How the post-9/11 GI Bill will help veterans close America's skills gap
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With surprising bipartisan support in a divided national climate, politicians are finally starting to address the need for skilled workers by making much needed modernizations to the post-9/11 GI Bill.

According to the Student Veterans of America, nearly half of the veterans transitioning from military to civilian life enter higher education, and two-thirds of them are first generation college students. Research shows that one of the leading motivations for military service is the opportunity to receive a post-service education. Since the post-9/11 GI Bill was signed in 2008 by President George W. Bush, early reports have found a possible $8 return for every $1 spent, correlating to a positive economic impact.

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Politicians like to talk about creating more jobs, but they do not necessarily like to talk about finding skilled workers for those jobs. This is not an “either or” challenge. The lack of skilled workers in the United States is as much a reality as the need to create more jobs.

 

Deloitte and the Manufacturing Institute expect that two million manufacturing jobs will go unfilled in the next decade unless something changes. These jobs represent the “new manufacturing,” which require higher skills and education than our parents and grandparents needed. Modern manufacturing requires engineers, computer scientists, and mathematicians.

Veterans are well-positioned to fill these vacancies, and these numbers underscore a steady flow of potential workers. The U.S. has approximately 3.2 million post-9/11 veterans. More than one million of them are in college. Around 100,000 veterans graduate from college every year. Two-thirds of veterans are leaving their first post-military job within two years. And 200,000 to 250,000 service members, including enlisted men and women and officers, will transition out of the military every year for the foreseeable future.

Congress is finally addressing the skills gap by modernizing the post-9/11 GI Bill. By expanding benefits for those seeking science, technology, engineering or math degrees and providing eligibility to Purple Heart recipients and reservists who served less than three years active duty, politicians are incentivizing these individuals to pursue degrees that are needed in the fast-paced economy.

While we applaud Congress for making these much needed changes, the onus now falls on higher education leaders and institutions to step up and recruit this valuable population of veterans. At the George W. Bush Institute’s national Stand-To convention in Washington last month, more than 300 people from corporate, government, nonprofit and education sectors together outlined areas of improvement for veteran transitions. In those discussions, there was resounding agreement that leading higher education institutions need to have a clearer understanding of who veterans are and how their leadership mindset and unique military skills can benefit the institutions.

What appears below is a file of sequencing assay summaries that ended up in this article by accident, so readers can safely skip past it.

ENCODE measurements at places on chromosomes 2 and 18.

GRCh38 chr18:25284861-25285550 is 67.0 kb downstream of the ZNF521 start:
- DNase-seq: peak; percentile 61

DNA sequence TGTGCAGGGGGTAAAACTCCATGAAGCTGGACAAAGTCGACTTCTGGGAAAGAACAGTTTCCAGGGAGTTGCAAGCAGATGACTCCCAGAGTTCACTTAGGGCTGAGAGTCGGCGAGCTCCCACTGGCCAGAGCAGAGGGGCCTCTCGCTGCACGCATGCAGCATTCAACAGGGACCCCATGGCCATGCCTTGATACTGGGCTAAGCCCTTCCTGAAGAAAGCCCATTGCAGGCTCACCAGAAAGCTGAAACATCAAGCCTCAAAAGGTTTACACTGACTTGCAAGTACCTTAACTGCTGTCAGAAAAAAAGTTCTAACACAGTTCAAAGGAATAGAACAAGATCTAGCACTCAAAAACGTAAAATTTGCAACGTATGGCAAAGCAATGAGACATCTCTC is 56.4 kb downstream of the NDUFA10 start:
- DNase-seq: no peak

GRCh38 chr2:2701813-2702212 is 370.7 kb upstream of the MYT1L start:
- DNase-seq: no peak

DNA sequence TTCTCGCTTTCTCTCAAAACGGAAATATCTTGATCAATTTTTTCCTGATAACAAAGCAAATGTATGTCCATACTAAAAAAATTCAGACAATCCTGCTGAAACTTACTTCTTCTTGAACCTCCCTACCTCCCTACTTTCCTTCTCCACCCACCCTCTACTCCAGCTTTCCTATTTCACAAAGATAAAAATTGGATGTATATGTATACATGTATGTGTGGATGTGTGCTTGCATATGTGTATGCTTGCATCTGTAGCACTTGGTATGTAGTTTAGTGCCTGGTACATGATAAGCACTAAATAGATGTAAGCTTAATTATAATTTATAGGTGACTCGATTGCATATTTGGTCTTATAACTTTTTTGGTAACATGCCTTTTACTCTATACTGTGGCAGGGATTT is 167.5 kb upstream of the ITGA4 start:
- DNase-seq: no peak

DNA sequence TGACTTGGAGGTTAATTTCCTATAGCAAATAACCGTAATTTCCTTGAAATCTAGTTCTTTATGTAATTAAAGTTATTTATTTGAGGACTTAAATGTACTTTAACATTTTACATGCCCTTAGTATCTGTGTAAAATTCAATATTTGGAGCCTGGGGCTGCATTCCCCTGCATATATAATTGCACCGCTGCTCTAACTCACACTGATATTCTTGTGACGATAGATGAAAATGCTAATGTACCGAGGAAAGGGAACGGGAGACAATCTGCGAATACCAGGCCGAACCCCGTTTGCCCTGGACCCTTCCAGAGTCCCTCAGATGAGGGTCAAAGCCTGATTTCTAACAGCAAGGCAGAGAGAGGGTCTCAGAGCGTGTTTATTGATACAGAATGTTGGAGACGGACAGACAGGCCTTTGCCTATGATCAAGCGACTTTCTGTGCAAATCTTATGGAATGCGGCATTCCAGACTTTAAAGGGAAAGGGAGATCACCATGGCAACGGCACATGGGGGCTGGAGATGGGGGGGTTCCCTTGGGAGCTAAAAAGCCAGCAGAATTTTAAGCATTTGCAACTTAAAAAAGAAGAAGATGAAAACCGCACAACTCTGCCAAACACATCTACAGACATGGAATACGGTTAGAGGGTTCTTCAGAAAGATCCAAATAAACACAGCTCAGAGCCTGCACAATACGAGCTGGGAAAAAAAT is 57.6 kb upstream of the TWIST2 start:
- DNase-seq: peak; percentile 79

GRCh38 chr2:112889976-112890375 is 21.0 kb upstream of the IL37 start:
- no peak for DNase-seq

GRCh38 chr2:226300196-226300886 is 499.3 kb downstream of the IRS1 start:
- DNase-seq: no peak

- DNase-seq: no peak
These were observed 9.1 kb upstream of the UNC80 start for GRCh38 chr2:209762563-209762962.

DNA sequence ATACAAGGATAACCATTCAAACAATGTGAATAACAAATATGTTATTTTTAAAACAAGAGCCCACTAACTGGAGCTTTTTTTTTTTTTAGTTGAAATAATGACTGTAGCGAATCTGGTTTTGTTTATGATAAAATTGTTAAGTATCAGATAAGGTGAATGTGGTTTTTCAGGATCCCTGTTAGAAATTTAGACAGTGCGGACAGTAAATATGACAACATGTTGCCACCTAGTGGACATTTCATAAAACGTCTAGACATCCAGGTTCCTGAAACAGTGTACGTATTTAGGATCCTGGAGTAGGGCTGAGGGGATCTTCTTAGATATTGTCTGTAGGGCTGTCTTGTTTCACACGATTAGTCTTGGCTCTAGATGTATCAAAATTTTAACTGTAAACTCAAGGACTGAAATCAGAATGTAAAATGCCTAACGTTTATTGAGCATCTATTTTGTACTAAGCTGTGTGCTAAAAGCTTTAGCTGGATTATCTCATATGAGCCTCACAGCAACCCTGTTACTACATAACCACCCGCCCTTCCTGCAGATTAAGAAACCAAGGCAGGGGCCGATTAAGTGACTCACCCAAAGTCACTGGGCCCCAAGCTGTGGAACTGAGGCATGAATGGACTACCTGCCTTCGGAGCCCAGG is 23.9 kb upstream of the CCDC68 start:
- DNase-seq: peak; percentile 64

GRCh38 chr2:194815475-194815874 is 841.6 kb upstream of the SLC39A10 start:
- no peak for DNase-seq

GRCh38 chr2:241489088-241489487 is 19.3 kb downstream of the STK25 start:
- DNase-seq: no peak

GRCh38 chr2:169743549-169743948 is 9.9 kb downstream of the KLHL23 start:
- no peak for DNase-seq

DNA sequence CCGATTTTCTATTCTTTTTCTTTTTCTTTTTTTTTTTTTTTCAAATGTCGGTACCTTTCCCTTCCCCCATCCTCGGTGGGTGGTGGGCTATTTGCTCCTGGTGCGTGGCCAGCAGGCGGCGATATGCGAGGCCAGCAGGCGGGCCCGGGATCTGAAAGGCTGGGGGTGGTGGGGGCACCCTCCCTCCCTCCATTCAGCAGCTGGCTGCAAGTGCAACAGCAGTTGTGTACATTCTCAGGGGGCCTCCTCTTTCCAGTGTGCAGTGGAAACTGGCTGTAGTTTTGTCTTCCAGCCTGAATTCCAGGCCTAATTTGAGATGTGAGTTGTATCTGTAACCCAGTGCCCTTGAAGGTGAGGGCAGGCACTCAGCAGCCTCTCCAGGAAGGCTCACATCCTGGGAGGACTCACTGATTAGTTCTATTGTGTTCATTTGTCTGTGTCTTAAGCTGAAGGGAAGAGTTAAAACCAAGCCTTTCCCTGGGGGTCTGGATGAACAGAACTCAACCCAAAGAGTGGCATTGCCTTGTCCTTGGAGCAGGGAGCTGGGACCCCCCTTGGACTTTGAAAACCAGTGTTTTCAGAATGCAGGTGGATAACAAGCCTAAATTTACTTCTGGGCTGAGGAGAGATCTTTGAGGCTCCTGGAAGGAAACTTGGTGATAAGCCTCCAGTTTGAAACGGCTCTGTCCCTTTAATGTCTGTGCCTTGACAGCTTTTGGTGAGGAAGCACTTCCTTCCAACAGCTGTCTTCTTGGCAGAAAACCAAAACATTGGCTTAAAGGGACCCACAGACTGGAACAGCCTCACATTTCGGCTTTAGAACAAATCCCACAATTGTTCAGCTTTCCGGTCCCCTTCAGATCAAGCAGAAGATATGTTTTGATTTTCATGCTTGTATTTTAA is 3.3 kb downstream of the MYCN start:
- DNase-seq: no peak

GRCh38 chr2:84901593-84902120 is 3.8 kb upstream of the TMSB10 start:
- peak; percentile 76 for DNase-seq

There is a common misconception from many institutions that those serving in the military are poor students who do not graduate. According to Student Veterans of America, the opposite is true. Student veterans are more likely to graduate and have a higher GPA than non-student veterans. Research has also demonstrated that on campus, veterans bring global experiences, broad diversity, and commitment to service.

As Syracuse University Vice Chancellor Michael Haynie and CEO of Student Veterans of America Jared Lyons recently wrote, “These are students adept at team building, resilient, entrepreneurial, mature beyond their years, and who exhibit leadership abilities tested under the most real world conditions imaginable. Aren’t these the same qualities we value in those competing for admission to our best universities? Aren’t these the type of students we want to see in our classrooms, student governments, on our athletic teams, and as alumni?”

They continued, “The close ties between higher education and industry should highlight to forward-thinking college administrators a simple truth. That is, if veterans represent a talent pool coveted by the nation’s employers, shouldn’t it follow that our universities also covet the 100,000+ veterans who aspire to higher education each year?”

Since 2009, veterans have earned more than 453,000 degrees and certificates using the GI Bill, but businesses are more inclined to recruit nonservice member graduates than graduating student veterans. There is a clear opportunity for both business leaders and higher education institutions to mutually recruit more veterans.

The modernization of the post-9/11 GI Bill is moving the benefit from a war-time bonus to a permanent incentive for serving your country. This is a giant step in the right direction. Let’s see if higher education institutions capitalize on these changes and start recruiting more veterans.

Miguel Howe is director of the Military Service Initiative at the George W. Bush Institute.


The views expressed by contributors are their own and are not the views of The Hill.